Me­mora­balia Swim­ming Up­stream

Herizons - - Nellie Grams - By Renée Bondy

The cover of the 2016 Sports Il­lus­trated swim­suit edition fea­tures Ash­ley Gra­ham, a so-called “plus-sized” model.Not sur­pris­ingly, this gen­er­ated deaf­en­ing me­dia buzz, as though pub­lish­ing an im­age of a beau­ti­ful, young, white and—wait for it!—size 14 woman in a bikini might break fash­ion, fat and fem­i­nist bar­ri­ers. Such a con­clu­sion, how­ever, would be as slip­pery as a slather­ing of Cop­per­tone sun­tan oil.

Pub­lic scru­tiny of women’s bod­ies is noth­ing new, and women’s swim­ming at­tire—from full-length Vic­to­rian swim­ming gowns to itsy-bitsy teeny-weeny, yel­low polka-dot biki­nis—has re­ceived more than its share of cen­sure.His­tory re­veals that no mat­ter what women choose to wear to the beach, they are sub­jected to the dic­tates of sex­ual morality.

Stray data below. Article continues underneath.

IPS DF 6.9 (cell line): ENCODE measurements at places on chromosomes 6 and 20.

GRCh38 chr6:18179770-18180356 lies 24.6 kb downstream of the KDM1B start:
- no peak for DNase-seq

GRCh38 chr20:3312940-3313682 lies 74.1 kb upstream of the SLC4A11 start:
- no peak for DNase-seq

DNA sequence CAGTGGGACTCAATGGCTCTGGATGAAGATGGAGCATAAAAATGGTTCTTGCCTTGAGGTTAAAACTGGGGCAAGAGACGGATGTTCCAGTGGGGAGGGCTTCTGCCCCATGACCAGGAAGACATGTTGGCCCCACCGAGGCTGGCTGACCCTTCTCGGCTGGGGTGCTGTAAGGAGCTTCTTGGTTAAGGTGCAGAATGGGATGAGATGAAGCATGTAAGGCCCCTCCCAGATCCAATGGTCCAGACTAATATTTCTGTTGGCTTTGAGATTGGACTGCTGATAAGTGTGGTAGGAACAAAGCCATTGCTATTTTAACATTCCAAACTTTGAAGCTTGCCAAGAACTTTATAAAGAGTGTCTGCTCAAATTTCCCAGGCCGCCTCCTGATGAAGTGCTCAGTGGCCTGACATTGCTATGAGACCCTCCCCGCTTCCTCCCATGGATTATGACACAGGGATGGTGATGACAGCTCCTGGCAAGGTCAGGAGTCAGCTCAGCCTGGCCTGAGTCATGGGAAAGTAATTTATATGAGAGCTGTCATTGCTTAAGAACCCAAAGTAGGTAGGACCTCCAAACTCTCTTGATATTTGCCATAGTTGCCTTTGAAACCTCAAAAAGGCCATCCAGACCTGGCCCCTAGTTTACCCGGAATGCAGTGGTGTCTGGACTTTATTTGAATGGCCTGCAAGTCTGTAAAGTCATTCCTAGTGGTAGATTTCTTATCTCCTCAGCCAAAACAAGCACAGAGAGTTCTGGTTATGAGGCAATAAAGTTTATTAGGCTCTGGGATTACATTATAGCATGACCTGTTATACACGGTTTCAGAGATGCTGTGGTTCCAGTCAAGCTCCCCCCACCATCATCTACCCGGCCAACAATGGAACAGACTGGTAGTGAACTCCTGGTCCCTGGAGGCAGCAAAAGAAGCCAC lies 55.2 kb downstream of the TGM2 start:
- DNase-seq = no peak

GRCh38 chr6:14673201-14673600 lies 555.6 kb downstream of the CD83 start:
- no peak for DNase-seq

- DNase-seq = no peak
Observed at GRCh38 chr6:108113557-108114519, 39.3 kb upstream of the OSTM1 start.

As beach re­sorts gained pop­u­lar­ity in the 18th and 19th cen­turies, women donned long swim­ming gowns, weighted at the hem to pre­vent the gar­ments from bil­low­ing up in the water.They also made use of bathing ma­chines, small sea­side

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